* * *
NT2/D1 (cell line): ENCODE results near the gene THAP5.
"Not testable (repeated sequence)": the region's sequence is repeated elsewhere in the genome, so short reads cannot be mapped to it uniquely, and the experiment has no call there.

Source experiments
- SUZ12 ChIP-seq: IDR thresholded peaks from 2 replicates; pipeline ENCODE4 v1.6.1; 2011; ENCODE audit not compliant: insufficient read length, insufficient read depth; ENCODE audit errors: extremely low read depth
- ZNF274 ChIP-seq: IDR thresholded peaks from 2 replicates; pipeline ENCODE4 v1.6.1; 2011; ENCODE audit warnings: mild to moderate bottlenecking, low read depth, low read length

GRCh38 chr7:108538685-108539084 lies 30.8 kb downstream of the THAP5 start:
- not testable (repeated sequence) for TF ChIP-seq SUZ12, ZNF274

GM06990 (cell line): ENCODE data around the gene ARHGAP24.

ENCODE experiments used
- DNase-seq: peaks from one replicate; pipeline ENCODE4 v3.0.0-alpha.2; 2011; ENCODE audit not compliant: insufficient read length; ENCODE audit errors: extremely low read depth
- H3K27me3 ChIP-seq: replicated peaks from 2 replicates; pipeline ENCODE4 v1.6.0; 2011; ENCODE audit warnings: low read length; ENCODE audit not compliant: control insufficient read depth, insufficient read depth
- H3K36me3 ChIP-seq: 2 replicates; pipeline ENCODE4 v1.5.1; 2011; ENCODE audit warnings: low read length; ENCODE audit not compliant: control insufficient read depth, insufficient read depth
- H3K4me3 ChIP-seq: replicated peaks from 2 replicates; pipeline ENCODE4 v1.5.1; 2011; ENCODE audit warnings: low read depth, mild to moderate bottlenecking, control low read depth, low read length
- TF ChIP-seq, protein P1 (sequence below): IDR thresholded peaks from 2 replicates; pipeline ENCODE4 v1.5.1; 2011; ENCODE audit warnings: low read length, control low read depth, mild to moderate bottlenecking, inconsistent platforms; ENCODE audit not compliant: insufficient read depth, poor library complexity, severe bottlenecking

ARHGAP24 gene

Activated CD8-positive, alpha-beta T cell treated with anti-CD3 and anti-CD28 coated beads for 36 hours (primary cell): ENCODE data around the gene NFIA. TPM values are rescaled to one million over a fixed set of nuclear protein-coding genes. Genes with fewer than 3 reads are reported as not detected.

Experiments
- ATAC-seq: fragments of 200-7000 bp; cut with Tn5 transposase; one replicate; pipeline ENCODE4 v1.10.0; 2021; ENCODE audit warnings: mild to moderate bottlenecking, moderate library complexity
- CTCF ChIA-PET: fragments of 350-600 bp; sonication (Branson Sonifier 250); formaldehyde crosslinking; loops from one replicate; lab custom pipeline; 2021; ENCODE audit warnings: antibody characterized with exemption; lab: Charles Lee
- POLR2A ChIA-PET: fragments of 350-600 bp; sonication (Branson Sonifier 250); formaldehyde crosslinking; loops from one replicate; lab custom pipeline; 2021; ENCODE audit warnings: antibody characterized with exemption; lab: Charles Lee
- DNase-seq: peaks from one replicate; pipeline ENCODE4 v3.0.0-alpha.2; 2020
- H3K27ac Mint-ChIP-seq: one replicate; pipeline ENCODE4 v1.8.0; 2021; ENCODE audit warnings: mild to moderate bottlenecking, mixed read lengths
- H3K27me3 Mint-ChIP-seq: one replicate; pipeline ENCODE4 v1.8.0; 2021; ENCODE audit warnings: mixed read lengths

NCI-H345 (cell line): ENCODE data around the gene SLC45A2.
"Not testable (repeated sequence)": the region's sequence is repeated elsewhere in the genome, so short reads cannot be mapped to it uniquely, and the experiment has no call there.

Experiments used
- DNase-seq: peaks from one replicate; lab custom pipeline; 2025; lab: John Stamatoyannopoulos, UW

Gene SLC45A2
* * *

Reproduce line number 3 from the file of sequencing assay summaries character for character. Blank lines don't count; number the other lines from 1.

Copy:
Source experiments